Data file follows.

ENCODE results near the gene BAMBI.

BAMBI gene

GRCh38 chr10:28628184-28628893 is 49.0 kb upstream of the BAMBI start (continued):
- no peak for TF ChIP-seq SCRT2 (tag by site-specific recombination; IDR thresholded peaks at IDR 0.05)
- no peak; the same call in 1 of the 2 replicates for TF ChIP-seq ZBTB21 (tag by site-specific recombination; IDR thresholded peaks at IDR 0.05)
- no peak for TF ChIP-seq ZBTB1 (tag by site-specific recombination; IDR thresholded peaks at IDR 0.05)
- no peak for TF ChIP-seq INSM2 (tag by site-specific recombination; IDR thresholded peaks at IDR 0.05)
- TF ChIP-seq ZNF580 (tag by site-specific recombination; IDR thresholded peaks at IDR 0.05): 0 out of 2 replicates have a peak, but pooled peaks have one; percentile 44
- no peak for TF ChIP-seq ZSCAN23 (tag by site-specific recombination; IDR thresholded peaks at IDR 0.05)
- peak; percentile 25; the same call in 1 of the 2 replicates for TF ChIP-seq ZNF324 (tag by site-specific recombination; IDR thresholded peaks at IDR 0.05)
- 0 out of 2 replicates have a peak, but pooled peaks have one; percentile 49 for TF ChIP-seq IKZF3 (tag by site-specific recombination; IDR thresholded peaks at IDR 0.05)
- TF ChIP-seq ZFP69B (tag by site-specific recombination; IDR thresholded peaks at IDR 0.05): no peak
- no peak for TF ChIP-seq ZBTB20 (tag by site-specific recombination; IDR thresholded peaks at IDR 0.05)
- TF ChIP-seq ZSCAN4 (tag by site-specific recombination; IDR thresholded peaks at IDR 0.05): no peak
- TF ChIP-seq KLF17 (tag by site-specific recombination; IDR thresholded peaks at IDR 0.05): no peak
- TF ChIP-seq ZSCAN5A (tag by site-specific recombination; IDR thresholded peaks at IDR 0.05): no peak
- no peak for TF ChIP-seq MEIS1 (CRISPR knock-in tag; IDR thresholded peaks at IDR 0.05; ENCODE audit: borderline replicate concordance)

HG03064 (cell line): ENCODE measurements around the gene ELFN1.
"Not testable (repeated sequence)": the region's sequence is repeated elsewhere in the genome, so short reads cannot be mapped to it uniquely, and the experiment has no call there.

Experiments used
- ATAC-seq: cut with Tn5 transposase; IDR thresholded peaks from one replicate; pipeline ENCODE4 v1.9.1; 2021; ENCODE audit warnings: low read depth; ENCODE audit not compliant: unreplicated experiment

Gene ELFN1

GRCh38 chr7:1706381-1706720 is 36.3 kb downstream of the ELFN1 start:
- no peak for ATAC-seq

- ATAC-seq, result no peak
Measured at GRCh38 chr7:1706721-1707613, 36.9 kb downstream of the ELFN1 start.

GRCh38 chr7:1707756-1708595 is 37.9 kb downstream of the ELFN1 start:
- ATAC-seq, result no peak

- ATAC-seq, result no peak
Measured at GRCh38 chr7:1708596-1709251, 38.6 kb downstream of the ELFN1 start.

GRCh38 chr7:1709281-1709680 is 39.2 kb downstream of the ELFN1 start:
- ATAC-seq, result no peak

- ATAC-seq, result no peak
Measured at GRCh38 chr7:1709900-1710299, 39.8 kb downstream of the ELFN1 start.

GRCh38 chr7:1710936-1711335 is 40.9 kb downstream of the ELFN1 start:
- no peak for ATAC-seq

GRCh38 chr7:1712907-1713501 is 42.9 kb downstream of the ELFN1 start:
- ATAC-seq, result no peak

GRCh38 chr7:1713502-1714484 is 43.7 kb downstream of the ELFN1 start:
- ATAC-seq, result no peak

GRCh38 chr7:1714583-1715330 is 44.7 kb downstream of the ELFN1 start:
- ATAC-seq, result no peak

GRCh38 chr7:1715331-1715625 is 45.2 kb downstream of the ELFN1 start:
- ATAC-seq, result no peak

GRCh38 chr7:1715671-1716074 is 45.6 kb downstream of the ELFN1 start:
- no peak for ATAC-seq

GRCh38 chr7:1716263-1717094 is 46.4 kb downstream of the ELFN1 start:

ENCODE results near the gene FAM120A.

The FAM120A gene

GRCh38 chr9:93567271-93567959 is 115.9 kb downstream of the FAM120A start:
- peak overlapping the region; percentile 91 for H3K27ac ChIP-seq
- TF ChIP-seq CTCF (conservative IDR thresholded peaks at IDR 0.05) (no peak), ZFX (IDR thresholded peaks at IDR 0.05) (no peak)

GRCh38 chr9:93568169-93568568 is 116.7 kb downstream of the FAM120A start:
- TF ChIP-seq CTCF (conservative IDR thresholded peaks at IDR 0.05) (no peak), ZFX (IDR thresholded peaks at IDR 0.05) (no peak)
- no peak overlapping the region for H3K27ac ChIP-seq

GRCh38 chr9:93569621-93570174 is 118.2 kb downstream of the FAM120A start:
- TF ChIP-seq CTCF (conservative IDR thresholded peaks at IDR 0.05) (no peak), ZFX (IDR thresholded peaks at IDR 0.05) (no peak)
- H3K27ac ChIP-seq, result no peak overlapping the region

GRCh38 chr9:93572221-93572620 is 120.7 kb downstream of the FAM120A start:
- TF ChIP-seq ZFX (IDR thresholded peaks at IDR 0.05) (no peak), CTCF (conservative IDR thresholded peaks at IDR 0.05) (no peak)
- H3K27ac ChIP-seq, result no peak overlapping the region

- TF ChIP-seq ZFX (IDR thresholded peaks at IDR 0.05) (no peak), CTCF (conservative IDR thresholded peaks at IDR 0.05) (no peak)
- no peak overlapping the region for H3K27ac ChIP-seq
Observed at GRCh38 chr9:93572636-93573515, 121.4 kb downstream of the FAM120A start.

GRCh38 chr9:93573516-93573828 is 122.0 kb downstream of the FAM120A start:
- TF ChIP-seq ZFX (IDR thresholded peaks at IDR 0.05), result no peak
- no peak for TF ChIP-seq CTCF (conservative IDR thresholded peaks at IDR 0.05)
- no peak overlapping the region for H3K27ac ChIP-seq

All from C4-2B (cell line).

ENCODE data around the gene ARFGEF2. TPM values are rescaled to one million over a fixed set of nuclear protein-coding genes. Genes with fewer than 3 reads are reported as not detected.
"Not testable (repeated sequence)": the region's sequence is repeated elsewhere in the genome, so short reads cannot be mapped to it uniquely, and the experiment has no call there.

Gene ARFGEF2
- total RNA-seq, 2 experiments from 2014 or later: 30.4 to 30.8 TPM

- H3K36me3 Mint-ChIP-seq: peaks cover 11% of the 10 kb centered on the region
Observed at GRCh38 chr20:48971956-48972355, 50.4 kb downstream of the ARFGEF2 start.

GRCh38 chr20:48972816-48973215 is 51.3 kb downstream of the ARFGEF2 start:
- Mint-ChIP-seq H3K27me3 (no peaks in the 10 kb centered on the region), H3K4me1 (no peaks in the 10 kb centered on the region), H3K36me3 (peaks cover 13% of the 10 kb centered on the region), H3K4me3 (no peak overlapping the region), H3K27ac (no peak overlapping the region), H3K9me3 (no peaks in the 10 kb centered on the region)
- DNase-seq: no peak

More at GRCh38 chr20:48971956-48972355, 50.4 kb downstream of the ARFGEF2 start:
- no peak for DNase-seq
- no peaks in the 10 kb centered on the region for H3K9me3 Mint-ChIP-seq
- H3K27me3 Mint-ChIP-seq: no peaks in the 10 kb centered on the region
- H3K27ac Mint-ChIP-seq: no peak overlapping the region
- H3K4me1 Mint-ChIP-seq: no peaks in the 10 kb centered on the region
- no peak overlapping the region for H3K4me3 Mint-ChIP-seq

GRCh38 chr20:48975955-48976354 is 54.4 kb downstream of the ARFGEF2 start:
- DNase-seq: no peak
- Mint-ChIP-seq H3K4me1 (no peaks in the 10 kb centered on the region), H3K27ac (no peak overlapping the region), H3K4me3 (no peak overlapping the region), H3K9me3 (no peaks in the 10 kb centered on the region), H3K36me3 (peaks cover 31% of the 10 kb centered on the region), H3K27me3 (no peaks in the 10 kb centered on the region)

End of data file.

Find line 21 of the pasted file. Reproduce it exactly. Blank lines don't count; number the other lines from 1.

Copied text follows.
- ATAC-seq: cut with Tn5 transposase; IDR thresholded peaks from one replicate; pipeline ENCODE4 v1.9.1; 2021; ENCODE audit warnings: low read depth; ENCODE audit not compliant: unreplicated experiment